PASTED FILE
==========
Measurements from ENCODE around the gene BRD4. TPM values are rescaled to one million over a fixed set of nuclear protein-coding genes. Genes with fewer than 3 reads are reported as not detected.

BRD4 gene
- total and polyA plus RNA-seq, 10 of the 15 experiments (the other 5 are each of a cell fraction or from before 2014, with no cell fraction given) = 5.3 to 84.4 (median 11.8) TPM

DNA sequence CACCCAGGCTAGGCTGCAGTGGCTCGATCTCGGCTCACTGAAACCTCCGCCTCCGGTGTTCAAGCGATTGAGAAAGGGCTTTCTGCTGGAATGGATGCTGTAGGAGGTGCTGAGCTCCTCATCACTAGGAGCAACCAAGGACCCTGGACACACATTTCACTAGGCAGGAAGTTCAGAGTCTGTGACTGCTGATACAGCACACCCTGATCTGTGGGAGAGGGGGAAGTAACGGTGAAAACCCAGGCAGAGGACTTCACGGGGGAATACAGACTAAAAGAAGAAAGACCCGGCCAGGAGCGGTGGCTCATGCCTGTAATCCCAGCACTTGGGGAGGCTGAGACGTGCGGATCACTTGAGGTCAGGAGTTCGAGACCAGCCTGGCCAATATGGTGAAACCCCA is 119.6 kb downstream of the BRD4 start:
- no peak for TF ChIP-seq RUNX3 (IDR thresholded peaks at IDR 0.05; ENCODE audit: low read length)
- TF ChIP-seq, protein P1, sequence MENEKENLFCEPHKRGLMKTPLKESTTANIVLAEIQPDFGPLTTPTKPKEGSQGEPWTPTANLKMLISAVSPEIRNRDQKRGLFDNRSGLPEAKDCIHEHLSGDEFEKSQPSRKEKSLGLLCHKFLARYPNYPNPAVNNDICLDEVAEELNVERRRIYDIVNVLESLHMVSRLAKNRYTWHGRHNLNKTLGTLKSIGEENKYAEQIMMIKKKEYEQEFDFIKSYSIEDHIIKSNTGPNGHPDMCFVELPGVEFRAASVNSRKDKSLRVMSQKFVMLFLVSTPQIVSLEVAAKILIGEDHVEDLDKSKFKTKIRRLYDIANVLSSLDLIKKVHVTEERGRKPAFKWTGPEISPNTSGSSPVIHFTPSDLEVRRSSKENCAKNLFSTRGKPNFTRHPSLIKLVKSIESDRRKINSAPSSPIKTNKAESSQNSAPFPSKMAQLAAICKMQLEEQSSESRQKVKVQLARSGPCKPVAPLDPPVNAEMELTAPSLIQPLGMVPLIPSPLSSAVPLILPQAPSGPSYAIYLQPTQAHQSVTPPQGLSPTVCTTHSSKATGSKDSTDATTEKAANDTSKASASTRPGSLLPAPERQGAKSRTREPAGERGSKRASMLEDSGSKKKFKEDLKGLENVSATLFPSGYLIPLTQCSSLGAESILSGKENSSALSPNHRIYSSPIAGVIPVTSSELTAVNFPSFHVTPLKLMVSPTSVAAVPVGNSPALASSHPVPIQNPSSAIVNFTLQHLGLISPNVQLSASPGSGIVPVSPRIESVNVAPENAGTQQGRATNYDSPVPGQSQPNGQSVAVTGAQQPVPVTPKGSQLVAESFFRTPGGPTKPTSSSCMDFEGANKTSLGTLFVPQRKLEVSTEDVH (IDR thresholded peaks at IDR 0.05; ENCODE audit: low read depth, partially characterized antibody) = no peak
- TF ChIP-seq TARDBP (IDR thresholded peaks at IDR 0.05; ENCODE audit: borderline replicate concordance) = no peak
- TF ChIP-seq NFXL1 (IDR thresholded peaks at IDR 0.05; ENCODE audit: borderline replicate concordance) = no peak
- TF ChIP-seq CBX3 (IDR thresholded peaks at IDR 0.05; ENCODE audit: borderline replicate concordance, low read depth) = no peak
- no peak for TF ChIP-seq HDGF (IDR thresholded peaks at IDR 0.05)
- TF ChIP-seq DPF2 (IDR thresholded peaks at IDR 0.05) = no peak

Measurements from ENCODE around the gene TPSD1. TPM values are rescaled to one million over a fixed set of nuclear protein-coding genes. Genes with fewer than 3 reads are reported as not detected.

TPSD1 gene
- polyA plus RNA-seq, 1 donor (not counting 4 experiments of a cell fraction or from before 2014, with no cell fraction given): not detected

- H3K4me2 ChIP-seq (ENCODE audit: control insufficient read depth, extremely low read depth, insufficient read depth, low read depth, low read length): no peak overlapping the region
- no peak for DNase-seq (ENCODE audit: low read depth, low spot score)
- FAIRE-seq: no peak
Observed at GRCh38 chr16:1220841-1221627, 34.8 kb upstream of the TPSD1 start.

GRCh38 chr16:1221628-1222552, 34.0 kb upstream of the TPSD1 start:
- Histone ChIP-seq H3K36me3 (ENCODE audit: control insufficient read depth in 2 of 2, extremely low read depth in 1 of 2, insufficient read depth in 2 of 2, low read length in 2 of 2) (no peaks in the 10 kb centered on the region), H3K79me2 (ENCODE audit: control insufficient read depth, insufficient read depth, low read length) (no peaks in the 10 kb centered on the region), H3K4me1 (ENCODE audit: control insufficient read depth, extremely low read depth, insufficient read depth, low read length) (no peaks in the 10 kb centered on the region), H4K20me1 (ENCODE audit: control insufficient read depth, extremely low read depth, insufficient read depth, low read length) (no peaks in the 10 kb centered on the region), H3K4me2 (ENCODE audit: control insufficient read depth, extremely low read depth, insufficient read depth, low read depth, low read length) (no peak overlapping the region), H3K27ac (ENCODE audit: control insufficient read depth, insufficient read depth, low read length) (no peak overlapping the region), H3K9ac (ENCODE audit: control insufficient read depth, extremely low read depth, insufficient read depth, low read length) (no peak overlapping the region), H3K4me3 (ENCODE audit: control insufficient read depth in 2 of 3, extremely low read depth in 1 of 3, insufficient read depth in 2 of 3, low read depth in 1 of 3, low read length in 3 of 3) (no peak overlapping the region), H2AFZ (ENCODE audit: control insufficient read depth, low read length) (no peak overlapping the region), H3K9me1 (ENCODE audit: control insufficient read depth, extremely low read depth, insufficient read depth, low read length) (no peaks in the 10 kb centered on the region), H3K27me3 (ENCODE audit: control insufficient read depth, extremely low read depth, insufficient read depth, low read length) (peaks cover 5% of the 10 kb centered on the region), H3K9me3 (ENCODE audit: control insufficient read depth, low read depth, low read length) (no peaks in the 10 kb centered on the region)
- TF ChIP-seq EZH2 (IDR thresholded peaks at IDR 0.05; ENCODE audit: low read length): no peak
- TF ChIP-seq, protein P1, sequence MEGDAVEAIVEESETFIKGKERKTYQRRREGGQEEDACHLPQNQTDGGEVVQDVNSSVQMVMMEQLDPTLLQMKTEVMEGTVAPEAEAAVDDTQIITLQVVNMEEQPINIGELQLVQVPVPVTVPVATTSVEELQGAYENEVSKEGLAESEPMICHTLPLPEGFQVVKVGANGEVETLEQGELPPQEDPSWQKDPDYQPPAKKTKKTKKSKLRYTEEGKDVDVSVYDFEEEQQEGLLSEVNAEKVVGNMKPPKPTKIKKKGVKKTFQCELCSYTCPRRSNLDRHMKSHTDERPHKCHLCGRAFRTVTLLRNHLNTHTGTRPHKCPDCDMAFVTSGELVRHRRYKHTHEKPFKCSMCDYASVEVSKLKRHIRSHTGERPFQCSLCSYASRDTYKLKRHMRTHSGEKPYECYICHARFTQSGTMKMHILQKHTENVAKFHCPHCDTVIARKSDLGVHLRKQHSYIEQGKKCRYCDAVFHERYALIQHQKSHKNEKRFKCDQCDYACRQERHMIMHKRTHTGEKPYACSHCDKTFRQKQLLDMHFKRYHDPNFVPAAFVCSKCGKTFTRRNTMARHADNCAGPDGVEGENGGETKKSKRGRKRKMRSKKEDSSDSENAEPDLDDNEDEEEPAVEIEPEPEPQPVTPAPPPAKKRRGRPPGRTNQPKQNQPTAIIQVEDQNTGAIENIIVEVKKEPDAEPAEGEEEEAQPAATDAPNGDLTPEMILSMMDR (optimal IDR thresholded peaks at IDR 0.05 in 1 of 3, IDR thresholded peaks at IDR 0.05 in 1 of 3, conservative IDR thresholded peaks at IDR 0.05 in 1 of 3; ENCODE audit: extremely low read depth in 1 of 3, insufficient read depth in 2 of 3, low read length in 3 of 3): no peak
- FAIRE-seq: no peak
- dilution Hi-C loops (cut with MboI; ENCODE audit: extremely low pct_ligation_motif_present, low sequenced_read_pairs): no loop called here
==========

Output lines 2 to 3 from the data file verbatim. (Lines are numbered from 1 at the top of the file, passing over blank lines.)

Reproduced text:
BRD4 gene
- total and polyA plus RNA-seq, 10 of the 15 experiments (the other 5 are each of a cell fraction or from before 2014, with no cell fraction given) = 5.3 to 84.4 (median 11.8) TPM